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Discriminating against renters simply based on their youth
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He’s a young man. He works an honest day doing construction work. And he’s about as clean-cut as you can get - no sagging pants, fairly well-groomed, polite, and hardworking.

Yet there are some who refuse to rent to him in Manteca.

It has nothing to do with his references or his ability to pay.

Supposedly it has everything to do with his friends. He was told point-blank by a property manager that he may indeed be presentable, polite and be responsible but that was no guarantee his friends are.

Judging people by their appearance or age is nothing new. But actually expressing those thoughts verbally in 2011 when it comes to renting living space is so out of sync with reality that it is a tad scary.

One can only imagine how he would have been judged if he was a different ethnic background than the property manager. It doesn’t matter, though, since the responsible party penalized the young man with three strikes instead of equating his age to a ball and going to the next step of references, credit and so forth.

The courts have made it clear that landlords are fairly limited in terms of how they can exclude people from renting. Basically it centers on credit worthiness and references delineating one’s character and conduct as a renter elsewhere. One of the rare exceptions is allowing complexes to be designed exclusively for those above a certain age that qualifies them as seniors.

It seems not much has changed in the past 20 years with some in the property management business in Manteca. As a 34-year-old single male with a credit scores above 700 and spotless references I was told point blank by one apartment complex manager that they didn’t like renting to single men. The assumption, of course, is that single men must have the morals of an alley cat.

I had a better personal experience at the place I ended up renting for four years. The manager told me she had four one-bedroom apartments available. As I was sitting in the office filling out paperwork, a clean-cut young man drove up in a well-kept older car. He wore casual pants and a clean white T-shirt. Arguably not much different than my OP shorts and pullover I was wearing. As he stepped through the door he said he had inquired about an apartment just an hour earlier. The manager, not missing a beat, apologized and said she had just rented the last apartment to me.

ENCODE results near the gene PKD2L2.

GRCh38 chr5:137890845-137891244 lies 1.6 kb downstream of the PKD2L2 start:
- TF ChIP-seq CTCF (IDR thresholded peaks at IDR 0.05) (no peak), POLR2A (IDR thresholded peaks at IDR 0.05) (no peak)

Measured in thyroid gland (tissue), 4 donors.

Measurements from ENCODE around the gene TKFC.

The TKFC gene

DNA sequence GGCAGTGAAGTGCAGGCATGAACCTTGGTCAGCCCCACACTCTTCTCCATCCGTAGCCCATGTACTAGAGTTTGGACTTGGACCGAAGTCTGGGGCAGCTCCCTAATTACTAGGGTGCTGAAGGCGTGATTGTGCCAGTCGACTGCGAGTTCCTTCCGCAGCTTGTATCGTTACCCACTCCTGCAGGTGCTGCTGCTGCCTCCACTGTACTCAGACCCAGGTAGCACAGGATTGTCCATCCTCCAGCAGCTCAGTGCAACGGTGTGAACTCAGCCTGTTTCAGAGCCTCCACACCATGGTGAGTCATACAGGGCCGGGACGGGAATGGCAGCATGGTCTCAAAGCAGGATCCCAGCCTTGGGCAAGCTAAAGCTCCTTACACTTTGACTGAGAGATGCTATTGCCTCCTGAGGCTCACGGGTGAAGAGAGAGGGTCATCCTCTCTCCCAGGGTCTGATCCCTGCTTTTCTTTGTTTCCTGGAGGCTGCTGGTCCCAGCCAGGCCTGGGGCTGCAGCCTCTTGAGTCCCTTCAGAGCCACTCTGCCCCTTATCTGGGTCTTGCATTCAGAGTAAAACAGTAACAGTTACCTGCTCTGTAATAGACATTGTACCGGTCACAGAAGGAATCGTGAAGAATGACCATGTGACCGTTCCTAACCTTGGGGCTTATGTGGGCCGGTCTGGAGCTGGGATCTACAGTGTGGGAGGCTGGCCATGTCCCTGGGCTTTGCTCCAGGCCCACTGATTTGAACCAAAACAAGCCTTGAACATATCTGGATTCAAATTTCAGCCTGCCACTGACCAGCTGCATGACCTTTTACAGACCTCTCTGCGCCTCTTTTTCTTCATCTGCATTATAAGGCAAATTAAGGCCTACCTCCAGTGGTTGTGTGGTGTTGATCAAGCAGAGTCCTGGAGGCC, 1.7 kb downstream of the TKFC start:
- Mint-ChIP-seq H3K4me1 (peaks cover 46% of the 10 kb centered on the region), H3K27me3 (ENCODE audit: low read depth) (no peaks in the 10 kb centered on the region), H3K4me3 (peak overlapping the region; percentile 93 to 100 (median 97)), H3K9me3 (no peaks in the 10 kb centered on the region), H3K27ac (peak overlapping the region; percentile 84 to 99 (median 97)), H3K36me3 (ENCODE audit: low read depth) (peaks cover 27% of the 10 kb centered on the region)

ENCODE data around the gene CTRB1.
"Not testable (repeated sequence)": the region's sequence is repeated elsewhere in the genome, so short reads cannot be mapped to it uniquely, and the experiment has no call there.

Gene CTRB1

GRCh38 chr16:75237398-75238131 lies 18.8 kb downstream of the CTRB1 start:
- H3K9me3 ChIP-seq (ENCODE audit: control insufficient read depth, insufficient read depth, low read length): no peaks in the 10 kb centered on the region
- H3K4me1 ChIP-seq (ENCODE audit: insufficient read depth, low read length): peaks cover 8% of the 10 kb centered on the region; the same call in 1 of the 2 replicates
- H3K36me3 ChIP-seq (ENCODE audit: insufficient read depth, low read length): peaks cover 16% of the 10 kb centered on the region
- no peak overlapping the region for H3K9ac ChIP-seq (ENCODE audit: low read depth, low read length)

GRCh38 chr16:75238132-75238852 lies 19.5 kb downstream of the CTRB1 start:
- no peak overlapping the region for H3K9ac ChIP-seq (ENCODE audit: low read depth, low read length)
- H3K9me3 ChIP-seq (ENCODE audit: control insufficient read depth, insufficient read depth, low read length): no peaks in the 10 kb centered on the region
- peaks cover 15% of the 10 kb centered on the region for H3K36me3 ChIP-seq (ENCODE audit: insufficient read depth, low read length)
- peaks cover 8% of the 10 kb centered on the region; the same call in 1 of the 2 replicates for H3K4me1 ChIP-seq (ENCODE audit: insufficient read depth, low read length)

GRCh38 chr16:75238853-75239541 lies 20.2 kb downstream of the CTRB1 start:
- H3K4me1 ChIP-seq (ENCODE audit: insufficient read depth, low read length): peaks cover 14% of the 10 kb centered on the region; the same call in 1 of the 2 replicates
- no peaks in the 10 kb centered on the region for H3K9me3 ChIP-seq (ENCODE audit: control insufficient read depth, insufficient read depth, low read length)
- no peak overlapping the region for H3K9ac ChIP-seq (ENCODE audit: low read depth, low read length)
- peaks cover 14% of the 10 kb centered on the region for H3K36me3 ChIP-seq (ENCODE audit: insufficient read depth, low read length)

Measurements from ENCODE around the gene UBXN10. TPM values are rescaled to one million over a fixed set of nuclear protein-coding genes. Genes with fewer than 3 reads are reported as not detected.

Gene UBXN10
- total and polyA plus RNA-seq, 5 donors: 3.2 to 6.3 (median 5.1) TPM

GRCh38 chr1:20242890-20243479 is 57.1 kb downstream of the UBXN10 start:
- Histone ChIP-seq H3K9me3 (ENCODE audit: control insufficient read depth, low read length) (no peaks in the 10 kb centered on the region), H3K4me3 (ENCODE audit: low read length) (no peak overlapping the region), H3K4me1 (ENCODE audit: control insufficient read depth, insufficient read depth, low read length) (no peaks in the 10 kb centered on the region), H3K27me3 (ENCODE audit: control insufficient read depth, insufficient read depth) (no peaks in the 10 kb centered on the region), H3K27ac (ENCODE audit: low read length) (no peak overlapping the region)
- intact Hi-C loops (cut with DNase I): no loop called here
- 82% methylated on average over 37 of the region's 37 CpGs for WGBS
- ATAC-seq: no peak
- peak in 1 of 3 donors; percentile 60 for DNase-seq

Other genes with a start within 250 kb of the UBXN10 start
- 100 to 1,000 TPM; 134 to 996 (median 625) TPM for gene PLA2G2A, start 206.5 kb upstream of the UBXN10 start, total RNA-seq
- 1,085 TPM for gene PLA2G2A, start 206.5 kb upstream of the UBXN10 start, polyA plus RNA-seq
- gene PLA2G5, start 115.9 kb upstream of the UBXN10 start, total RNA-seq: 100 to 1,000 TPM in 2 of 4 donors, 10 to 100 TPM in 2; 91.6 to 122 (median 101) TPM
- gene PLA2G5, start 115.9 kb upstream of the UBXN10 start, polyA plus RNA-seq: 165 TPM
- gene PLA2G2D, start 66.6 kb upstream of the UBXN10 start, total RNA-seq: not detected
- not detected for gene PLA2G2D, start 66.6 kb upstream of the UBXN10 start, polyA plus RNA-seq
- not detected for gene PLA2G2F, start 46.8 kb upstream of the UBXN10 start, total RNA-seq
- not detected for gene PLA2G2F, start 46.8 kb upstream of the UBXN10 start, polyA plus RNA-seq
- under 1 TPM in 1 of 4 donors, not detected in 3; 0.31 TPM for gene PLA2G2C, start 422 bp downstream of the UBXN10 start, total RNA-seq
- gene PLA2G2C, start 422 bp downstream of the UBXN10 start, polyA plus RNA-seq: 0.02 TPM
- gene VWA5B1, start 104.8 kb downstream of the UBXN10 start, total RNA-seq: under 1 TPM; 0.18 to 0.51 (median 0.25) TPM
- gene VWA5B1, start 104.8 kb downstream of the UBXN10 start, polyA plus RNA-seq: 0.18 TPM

I should have gotten up and walked out but I didn’t. They had three apartments left but she obviously didn’t want to rent to someone who was a Hispanic and driving a 1957 Chevy.

I have no qualms with people who are thorough and follow the law. After my divorce, I selected two apartment complexes. One was willing to sign a lease with me on the spot after checking my credit. The other that I preferred needed references from those who had rented to me during the previous 10 years. There was one slight problem. I had been a homeowner for the prior 12 years.

After a week, the manager suggested I get a reference from who at first rented to me when I came to Manteca even though it was more than 10 years before. That didn’t fly as that complex destroyed records after 10 years.

Finally I mentioned a farmer who we had rented from for about a year after we were married. I was doubtful, though, that he was going to remember me. Fortunately he did.

It was after that reference being checked that I was accepted as a renter.

The standard was clear. Donald Trump couldn’t rent an apartment from them despite his creditworthiness unless he could produce references from people he had rented from in terms of how he conducted himself as a tenant.

And that is what it should - and must - come down to when people are in the rental business. Potential tenants need to be judged solely on their credit worthiness and track record as a renter and not on the tone of their skin or their age. Or - in the case of one property manager - what their friends might be like.